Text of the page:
The Greek red-figure hydria or jar is said to have originated from South Italy, most likely in Apulia Region, a place that is populated by Greek colonists during the fourth century BC. It is dated at around 380-360 BC, the epoch when colonists developed numerous triumphant pottery workshops. The painters and potters then have developed their own styles that are anchored on the techniques learned from the native Greek potters. The ornamentation and decoration of the Greek red-figure hydra is attributed to the painter commonly known as the Painter of Karlsruhe B9, an early painter in the Plain Apulian style.
Figure 1. The Greek, Red-Figure Hydria The Greek red-figure hydria possesses two horizontal handles that are used for lifting the jar and a large vertical handle located at the back that is used for pouring. It is painted with red figures that stand out on its black background. The design on the jar illustrates a young man leaning on a stick and a young woman holding a box. These two are facing each other with a water basin in the middle. The water basin, with a duck swimming on it, has a leg and a base that depict an architectural style.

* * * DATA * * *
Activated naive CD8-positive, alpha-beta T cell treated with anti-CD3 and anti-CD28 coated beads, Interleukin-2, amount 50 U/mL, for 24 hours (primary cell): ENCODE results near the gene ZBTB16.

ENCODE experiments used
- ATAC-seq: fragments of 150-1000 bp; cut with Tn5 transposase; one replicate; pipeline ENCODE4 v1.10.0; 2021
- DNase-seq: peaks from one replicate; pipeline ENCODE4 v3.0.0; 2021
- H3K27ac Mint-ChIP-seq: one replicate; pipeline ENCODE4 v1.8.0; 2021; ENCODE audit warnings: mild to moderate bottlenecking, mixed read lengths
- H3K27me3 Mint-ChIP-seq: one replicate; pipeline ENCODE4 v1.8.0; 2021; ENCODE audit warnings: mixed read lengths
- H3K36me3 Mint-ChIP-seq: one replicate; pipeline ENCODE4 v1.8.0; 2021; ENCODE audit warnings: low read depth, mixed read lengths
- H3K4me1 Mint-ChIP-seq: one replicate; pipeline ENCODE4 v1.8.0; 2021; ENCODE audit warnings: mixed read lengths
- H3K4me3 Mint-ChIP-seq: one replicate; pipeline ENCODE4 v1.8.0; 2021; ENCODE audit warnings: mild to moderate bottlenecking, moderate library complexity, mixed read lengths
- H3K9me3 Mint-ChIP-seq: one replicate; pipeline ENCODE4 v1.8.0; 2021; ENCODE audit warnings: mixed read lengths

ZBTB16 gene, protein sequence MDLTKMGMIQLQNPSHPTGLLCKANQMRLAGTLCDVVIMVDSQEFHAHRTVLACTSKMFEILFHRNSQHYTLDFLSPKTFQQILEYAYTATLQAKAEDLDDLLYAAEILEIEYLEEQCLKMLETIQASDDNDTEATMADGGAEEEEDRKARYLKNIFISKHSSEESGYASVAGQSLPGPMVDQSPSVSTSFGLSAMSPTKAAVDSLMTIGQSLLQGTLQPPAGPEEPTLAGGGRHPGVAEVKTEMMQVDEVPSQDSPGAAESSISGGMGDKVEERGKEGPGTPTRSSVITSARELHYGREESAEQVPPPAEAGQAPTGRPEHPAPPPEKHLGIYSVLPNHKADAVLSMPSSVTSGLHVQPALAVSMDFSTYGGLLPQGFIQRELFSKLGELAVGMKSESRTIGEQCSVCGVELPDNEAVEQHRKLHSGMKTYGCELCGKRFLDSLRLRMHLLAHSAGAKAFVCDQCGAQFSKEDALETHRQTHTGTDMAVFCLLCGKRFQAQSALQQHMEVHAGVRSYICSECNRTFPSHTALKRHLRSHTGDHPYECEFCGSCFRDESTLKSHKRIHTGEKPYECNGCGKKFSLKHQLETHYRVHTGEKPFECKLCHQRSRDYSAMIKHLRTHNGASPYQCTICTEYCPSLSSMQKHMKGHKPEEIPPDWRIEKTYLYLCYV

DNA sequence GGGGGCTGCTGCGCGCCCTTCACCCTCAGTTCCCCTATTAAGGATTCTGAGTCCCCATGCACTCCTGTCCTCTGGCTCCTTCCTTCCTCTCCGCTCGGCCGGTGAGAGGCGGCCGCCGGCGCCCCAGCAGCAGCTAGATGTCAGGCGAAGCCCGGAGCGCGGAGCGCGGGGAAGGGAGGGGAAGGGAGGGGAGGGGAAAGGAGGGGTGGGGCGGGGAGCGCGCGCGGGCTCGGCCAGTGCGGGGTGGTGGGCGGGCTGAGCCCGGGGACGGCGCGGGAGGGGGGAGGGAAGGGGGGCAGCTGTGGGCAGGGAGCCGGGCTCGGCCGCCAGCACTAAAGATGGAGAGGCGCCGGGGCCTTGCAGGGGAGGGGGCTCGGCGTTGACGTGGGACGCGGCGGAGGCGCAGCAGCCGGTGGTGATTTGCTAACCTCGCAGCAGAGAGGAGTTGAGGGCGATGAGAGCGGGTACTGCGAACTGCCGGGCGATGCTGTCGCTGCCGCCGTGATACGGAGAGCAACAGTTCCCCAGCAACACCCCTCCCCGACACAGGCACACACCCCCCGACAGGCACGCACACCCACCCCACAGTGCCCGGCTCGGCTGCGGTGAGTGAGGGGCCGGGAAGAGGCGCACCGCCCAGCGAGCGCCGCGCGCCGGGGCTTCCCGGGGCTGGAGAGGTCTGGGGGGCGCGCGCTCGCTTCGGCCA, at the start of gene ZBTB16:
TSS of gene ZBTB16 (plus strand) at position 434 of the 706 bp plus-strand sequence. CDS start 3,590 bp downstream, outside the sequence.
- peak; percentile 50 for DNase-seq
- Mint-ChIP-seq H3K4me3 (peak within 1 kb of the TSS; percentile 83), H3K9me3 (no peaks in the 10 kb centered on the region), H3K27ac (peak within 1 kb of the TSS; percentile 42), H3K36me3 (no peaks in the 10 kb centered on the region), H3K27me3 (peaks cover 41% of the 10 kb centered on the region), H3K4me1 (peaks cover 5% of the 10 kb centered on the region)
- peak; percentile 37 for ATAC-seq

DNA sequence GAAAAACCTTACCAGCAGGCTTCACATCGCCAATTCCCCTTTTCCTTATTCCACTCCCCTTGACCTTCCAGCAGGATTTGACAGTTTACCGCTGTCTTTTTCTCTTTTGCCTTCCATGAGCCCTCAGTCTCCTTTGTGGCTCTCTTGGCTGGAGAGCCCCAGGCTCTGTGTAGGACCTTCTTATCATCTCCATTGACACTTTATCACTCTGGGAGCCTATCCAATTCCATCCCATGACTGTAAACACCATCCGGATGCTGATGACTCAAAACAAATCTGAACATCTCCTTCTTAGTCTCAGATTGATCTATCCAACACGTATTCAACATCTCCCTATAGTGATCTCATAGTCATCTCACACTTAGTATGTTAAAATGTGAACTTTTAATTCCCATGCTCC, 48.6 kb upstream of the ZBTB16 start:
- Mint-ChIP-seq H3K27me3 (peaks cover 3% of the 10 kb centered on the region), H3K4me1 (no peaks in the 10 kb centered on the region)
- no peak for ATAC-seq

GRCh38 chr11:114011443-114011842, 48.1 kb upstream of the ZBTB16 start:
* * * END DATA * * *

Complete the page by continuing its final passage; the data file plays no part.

Normally, that basin, without a duck, is used by the Greeks for ritual cleansing. There is also a window above the duck which represents a plaque that is devoted and offered to the god of the haven. The ground line underneath the figures is adorned and decorated by meander—a continuous line that is shaped into a repeated motif. There are still other elements on the jar such as the cog of a wheel and the plants behind the man and woman; these are incorporated for ornamental reasons and purposes only.
The front base of each handle is painted with rays. The neck of the hydria is decorated with a laurel—a common symbol used in ceremony, representing victory over passion; and its lip or brim is painted with waves. The hydria is frequently used by women in the Greek society. It enables the spectators to have a glimpse of their everyday life—the concept of home and the every day trip to the water well or fountain. This Greek red-figure hydria is a strong proof that the subjects utilized in ceramics are not only confined to gods and heroes.
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